Wat Phra Mahathat is a large, and very important, Buddhist temple located in the Southern Thai city of Nakhon Si Thammarat.
Wat Phra Mahathat in Nakhon Si Thammarat
Wat Phra Mahathat is most famous for its large number of chedi, which are concrete spires common to Sri Lankan Buddhism which often contain holy relics. Wat Phra Mahathat is also historically important as one of the main temples from which the form of Buddhism now predominantly practiced in Thailand took hold as the main faith. Wat Phra Mahathat is well known amongst Thai people, but much less so amongst foreign visitors as Nakhon Si Thammarat is not a destination many tourists go to.
About Wat Phra Mahathat
According to legend, the site where Wat Phra Mahathat is located was first used as a religious centre in 291 AD when Prince Thanakuman and Queen Hem Chala (also known as Queen Hemajala and Prince Donda Kumara) brought a tooth retrieved from the funeral pyre of the Lord Buddha to Nakhon Si Thammarat and built a small chedi within which it became enshrined.
Wall around the chedi at Wat Phra Mahathat
The most famous feature of Wat Phra Mahathat is the Phra Borommathat Chedi, which is a 78 metre tall spire built in the Sri Lankan style in the early 13th Century by the new ruler of the province. Prior to that time the area was part of the Srivijaya Kingdom, whose rulers came from Sumatra. The construction of the chedi marked the establishment of Wat Phra Mahathat as a Theravada Buddhist temple, and a break with the Mahayana Buddhist beliefs of the Srivijaya Kingdom.
Phra Borommathat Chedi at Wat Phra Mahathat
The main chedi at Wat Phra Mahathat is a spectacular and elaborate construction. The bulbous base of the spire, possibly shaped to be very wide in order to completely cover the chedi which was originally constructed there in 291 AD, is ringed by elephant statues. Between the top of the base of the chedi and the start of the narrow spire are 8 Buddha statues signifying the 8 practices which Therevada Buddhists believe need to be followed to achieve enlightenment. The top ten metres of the chedi is covered with other 600 kilogrammes of gold with precious stones inset within the golden pinnacle of the spire.
Smaller chedi at Wat Phra Mahathat
The main chedi at Wat Phra Mahathat is located within a walled compound which also contains 173 smaller chedi arranged symmetrically around the Phra Borommathat Chedi. Some of these smaller chedi are scale models of the larger chedi. This clustering of chedi is unique in Thailand but bears similarities to Buddhists temples in other South Asian Countries such as the Kakku Pagodas in Myanmar.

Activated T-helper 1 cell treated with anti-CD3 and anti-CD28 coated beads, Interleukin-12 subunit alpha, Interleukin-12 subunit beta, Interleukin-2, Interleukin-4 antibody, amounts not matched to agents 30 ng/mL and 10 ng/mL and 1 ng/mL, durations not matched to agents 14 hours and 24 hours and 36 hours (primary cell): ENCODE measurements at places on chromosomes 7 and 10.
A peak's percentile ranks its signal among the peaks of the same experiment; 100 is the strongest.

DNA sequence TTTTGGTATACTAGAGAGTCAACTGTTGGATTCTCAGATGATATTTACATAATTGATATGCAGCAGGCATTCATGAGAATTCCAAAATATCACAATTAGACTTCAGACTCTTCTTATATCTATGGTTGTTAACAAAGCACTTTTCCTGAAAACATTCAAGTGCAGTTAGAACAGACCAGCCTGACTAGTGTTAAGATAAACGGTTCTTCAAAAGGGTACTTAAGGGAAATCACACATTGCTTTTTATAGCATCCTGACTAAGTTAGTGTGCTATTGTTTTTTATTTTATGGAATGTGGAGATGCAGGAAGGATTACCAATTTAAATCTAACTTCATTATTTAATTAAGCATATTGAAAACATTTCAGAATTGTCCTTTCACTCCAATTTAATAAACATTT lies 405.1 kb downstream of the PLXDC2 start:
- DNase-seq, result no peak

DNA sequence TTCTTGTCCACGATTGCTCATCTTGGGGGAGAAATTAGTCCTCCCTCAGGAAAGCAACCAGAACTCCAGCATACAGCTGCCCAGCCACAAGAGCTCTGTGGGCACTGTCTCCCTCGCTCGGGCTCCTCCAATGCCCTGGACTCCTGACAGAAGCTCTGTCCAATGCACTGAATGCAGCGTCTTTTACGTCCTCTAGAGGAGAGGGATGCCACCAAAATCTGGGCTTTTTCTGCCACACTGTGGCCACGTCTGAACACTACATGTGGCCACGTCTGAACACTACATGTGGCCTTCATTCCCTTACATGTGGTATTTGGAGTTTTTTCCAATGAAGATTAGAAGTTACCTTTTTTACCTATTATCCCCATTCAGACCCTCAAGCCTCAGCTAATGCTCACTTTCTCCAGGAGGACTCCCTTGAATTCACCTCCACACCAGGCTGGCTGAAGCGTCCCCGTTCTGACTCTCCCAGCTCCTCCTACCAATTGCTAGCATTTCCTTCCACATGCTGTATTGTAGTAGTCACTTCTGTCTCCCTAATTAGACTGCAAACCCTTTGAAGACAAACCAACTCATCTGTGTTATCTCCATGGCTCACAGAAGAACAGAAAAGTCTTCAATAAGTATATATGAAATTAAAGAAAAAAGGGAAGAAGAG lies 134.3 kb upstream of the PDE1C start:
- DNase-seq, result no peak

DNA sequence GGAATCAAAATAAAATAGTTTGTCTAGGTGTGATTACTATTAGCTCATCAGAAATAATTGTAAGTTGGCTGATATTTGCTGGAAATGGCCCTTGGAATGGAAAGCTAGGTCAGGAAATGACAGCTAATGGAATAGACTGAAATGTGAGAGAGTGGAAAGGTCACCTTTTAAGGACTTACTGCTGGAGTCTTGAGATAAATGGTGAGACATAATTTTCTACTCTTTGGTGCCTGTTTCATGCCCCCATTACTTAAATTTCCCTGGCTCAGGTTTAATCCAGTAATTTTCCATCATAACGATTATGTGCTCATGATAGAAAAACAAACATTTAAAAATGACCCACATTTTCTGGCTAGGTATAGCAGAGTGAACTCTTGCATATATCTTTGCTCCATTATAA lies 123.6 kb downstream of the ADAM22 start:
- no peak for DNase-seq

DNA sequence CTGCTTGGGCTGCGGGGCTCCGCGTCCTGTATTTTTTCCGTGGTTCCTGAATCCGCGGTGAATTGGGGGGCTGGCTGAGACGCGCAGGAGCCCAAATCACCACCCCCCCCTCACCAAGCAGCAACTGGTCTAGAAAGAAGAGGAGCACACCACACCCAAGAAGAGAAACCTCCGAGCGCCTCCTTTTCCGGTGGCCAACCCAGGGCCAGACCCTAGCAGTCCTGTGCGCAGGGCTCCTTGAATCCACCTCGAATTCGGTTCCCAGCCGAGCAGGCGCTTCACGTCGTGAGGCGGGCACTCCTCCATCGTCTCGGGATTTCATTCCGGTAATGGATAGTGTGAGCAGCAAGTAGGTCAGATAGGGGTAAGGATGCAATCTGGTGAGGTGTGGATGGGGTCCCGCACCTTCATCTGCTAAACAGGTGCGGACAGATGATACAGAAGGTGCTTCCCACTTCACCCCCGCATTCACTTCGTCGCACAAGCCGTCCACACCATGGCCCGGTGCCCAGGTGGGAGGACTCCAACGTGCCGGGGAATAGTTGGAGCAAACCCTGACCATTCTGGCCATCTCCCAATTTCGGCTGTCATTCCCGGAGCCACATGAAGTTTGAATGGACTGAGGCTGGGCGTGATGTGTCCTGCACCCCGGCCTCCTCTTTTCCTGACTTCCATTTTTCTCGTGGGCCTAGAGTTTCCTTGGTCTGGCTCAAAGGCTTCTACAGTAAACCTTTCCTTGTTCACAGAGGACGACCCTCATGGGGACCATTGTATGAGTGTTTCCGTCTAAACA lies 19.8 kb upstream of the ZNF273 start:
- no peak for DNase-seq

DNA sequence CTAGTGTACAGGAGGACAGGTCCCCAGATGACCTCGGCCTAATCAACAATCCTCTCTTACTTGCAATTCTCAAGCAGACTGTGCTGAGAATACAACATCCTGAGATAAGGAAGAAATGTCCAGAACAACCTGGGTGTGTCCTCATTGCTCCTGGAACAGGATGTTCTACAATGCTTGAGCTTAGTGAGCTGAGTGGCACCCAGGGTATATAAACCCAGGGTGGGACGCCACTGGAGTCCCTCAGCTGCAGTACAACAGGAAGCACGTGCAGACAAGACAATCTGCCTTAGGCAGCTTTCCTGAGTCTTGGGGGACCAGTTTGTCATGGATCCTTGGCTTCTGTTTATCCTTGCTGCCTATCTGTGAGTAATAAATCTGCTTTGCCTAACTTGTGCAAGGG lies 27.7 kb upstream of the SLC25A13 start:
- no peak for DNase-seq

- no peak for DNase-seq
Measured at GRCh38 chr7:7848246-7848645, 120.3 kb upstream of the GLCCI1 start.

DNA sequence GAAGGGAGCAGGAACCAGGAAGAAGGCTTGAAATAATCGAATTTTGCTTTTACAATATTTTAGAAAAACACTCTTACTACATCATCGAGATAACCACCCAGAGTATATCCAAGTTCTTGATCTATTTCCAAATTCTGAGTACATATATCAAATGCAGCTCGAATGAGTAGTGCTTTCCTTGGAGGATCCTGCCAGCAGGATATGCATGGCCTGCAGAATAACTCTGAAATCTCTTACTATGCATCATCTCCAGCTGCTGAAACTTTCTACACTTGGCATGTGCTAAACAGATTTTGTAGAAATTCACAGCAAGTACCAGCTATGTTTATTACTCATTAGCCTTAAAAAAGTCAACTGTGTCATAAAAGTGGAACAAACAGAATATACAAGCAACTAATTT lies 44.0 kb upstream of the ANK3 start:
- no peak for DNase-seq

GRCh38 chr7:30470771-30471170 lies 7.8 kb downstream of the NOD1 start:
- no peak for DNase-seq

Roofed cloister at Wat Phra Mahathat
On the inside of the wall surrounding the chedi at Wat Phra Mahathat are roofed cloisters. Hundred of Buddha statues are sat in lines within these cloisters facing the chedi.
108 coin jars at Wat Phra Mahathat
The cloisters are well worth exploring as they contain other curiosities in addition to the Buddha statues. There is a small museum in a room off the cloister, an enormous backbone of a whale in a glass box, and 108 coin jars where the faithful drop coins one by one in act of thoughtfulness to attain merit.
Ordination Hall at Wat Phra Mahathat
The other major feature of Wat Phra Mahathat is its large ubosot, or ordination hall, built in 1628. The ordination hall is built in a style which was common to the Ayutthaya Kingdom which ruled over Thailand during that period. Distinctive features like inward slanting supporting columns make the ordination hall one of the best intact examples of the Ayutthaya style of architecture in Thailand, particularly as nearly all the temples in Ayutthaya itself were destroyed by invaders from Myanmar in 1767.
Hemajala and Donda Kumara Statues at Wat Phra Mahathat
Clues as to the ancient history of Wat Phra Mahathat, which is the subject of much academic debate and are not known for sure, as to be found in the shrines to the side of the ordination hall. There are several pairs of very old statues which, although labelled as being of specific rulers, princes, princesses, and king and queens, could represent a wide range of different historical figures or perhaps Hindu deities and fit several different competing theories of the origins of this very old temple.